Middle East studies in the News
Language Lecturers Look to Define Career Path [incl. Taoufik Ben-Amor]
by Scott Levi
One of the first lessons taught in an elementary language course is how to properly address the instructor. But while students might be able to nail this skill in several tongues, these titles may turn out to be "false friends."
In Columbia's ranking system, most language teachers are recognized not as tenure-track professors, but as lecturers on a separate trajectory for advancement. Employed for their teaching skills, lecturers spend the majority of their time working on pedagogy and can ascend the ranks without the pressure to do research. Talk about this group has recently become a hot item on agendas in the Faculty of Arts and Sciences. While many lecturers seem content with their jobs, their complaints about intradepartmental dynamics, security, and pay—all of which have come with the position since its inception over 20 years ago—sound the alarm on the problems of academic ranking.
Lecturers in language departments are quick to clarify their positions, distinguishing them from those held by instructors in the non-language departments who share the same title.
"The lecturer's job is not one of lecturing," said Richard Korb, a senior lecturer in Germanic languages and director of the German Language Program, explaining that the lecturers found in economics, chemistry, and English compose a different demographic. Korb's election as a lecturer representative on the Executive Committee of the Faculty of the Arts and Sciences, which communicates with administrative higher-ups on matters in the arts, humanities, and sciences, signals renewed debate about his constituency.
The lecturer post emerged in 1987 in response to the call for more qualified instructors of less commonly taught languages. Because it is rare to find someone with a PhD in certain languages, Columbia removed the doctoral requirement and put all lecturers on the non-tenure track. The post expanded nine years later to include instructors in all language departments, and starting four years ago, the University began rewarding several lecturers with tenure-like security. There are currently 87 language lecturers, 12 lecturers in the American Language Program, and 53 lecturers in the sciences and humanities at Columbia, according to Korb.
"We have enhanced career possibilities for [language] lecturers," University Provost Alan Brinkley said, adding that the senior lectureship, which often goes to lecturers of longstanding excellence, is "the counterpart to tenured faculty." In evaluating lecturers, committees look more at pedagogy and student performance than at books published.
Yet lecturers worry about the way that the administration considers their input, and they have an often-complicated relationship with the professors teaching literature and culture in their departments. These concerns surfaced at a meeting last semester and will be discussed in upcoming forums this spring.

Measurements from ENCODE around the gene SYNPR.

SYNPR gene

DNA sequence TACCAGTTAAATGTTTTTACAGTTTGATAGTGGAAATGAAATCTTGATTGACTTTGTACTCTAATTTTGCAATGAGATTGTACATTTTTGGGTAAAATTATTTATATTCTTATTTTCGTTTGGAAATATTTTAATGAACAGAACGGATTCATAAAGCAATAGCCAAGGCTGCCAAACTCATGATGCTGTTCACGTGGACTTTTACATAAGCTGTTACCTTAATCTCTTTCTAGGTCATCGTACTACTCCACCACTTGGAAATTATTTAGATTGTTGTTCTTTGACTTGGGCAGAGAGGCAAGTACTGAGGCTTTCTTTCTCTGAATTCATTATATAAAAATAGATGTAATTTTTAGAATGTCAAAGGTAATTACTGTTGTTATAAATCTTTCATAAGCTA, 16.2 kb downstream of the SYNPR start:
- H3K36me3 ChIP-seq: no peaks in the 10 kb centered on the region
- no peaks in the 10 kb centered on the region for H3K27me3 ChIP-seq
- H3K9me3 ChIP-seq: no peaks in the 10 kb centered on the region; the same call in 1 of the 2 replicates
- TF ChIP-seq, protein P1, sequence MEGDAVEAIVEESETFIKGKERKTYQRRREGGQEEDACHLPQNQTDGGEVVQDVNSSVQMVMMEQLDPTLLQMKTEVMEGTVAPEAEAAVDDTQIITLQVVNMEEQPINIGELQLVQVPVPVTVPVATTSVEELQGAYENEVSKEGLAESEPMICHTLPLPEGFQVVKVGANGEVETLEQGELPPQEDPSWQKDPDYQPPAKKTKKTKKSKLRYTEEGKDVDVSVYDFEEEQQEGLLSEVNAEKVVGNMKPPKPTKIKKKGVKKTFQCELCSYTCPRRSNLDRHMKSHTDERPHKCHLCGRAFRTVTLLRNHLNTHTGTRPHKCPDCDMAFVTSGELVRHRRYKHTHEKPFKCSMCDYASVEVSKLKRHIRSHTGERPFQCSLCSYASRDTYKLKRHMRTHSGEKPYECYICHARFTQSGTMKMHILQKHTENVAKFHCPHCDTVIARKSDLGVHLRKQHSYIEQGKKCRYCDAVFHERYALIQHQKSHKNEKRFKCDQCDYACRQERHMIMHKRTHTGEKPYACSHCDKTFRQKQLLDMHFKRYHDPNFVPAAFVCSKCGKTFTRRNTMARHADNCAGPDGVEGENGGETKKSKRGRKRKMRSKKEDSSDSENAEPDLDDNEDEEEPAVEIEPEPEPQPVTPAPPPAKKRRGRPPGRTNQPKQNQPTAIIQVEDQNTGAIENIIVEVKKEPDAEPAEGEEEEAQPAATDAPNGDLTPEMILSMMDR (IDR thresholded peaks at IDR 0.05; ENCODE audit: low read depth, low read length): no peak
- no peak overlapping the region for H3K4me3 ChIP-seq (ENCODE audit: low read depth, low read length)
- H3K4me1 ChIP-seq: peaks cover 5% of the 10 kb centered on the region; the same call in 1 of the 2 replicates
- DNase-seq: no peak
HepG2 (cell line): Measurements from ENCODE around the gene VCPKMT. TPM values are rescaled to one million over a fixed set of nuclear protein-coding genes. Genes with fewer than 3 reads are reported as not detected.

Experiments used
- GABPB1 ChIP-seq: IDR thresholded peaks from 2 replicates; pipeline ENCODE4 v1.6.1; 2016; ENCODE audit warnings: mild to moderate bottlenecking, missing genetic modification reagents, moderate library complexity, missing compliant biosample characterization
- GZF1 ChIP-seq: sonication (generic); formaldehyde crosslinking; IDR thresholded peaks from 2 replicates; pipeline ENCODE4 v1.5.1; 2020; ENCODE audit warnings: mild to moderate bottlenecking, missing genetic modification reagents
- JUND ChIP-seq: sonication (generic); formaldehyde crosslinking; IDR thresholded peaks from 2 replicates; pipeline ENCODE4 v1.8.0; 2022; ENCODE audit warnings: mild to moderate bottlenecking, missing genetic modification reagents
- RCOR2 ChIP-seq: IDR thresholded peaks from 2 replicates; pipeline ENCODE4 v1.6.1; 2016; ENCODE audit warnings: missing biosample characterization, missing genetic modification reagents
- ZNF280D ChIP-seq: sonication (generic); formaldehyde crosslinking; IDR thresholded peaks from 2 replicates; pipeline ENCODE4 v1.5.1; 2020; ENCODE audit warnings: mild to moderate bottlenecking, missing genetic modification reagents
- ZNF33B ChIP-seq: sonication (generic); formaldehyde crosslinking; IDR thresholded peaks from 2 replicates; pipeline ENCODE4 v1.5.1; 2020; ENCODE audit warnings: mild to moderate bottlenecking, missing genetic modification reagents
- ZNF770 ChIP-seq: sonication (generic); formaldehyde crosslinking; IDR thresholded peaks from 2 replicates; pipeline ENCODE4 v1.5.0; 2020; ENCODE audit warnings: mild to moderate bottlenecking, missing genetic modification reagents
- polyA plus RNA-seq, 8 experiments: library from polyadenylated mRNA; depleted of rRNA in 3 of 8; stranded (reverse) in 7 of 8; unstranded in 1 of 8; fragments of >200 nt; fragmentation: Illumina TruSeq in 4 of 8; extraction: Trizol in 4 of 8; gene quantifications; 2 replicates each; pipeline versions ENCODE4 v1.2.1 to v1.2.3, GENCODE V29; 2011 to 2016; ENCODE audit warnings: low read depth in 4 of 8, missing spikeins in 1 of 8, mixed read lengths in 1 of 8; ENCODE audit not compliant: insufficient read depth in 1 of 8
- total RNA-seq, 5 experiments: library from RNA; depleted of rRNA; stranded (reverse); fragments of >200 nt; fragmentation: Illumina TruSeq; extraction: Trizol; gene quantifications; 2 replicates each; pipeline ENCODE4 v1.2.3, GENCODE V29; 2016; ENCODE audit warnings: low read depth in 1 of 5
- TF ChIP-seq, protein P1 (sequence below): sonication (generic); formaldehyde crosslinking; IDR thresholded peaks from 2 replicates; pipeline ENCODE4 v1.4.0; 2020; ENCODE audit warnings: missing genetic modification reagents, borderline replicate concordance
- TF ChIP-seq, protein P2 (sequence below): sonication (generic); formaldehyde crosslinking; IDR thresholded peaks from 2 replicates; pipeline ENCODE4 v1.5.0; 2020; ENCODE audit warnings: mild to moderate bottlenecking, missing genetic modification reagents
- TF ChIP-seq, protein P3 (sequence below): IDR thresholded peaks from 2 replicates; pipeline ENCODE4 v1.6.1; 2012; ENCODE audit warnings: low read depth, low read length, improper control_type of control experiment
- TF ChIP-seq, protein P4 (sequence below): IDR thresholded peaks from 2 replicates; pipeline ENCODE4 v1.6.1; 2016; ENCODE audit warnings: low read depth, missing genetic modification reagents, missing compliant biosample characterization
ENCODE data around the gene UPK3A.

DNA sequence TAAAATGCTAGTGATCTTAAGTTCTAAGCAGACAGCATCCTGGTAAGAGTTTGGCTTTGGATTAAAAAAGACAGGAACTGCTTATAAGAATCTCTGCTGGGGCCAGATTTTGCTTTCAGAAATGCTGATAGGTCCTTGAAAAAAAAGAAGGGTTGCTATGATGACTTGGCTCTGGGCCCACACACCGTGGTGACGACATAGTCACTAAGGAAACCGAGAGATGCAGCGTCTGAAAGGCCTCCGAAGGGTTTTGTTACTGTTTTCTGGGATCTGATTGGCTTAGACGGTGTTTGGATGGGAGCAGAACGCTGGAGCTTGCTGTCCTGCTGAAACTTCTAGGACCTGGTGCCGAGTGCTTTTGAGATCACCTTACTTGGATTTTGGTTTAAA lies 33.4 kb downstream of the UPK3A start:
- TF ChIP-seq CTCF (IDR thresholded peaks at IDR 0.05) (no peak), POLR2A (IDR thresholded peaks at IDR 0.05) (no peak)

"It's a two-tier hierarchy," said Taoufik Ben-Amor, senior lecturer in the department of Middle Eastern and Asian Languages and Cultures and director of the Arabic Language Program. Ben-Amor insists that lecturers are divorced from other faculty, that a senior lecturer could be fired "even after 30 years," and that the "inequalities are embedded in the idea of hiring non-tenured faculty."
Despite this emphasis on employment, Korb appears more concerned about the lack of guidelines for lecturers. "The review process [for assessing lecturers] is a protective mechanism," he said, but he raised points about a common faculty split.
"It's 'us vs. them,' language courses that are required for all and literature and culture courses that are selected for the major," Korb said. Also indicative of this rivalry is the tendency to encourage graduate students to admire professors rather than lecturers, Ben-Amor said.
Pascale Hubert-Leibler, head of the French Language Program and a senior lecturer in French, said she strives to rectify this division by encouraging lecturers to incorporate their research expertise into language classes. Cautioning that the circumstances vary with department, she said that "lecturers [in French] bring their own sensitivity and knowledge to courses" and cited "the collaborative atmosphere of the department."
"We want people to teach well, use new technology, and address the needs of their students. Lecturers should be good pedagogues and continuously train themselves," Hubert-Leibler said, by attending conferences and staying up to date with the field.
As engaged as lecturers may be in the intellectual projects of certain departments, a major discrepancy could be financial. Typically, lecturers have lower salaries than professors and are given little research money to begin with.
"Our research money is $1000," said Ben-Amor. "How can I find the money to work on a textbook or go to a workshop in another country?"Note: Articles listed under "Middle East studies in the News" provide information on current developments concerning Middle East studies on North American campuses. These reports do not necessarily reflect the views of Campus Watch and do not necessarily correspond to Campus Watch's critique.
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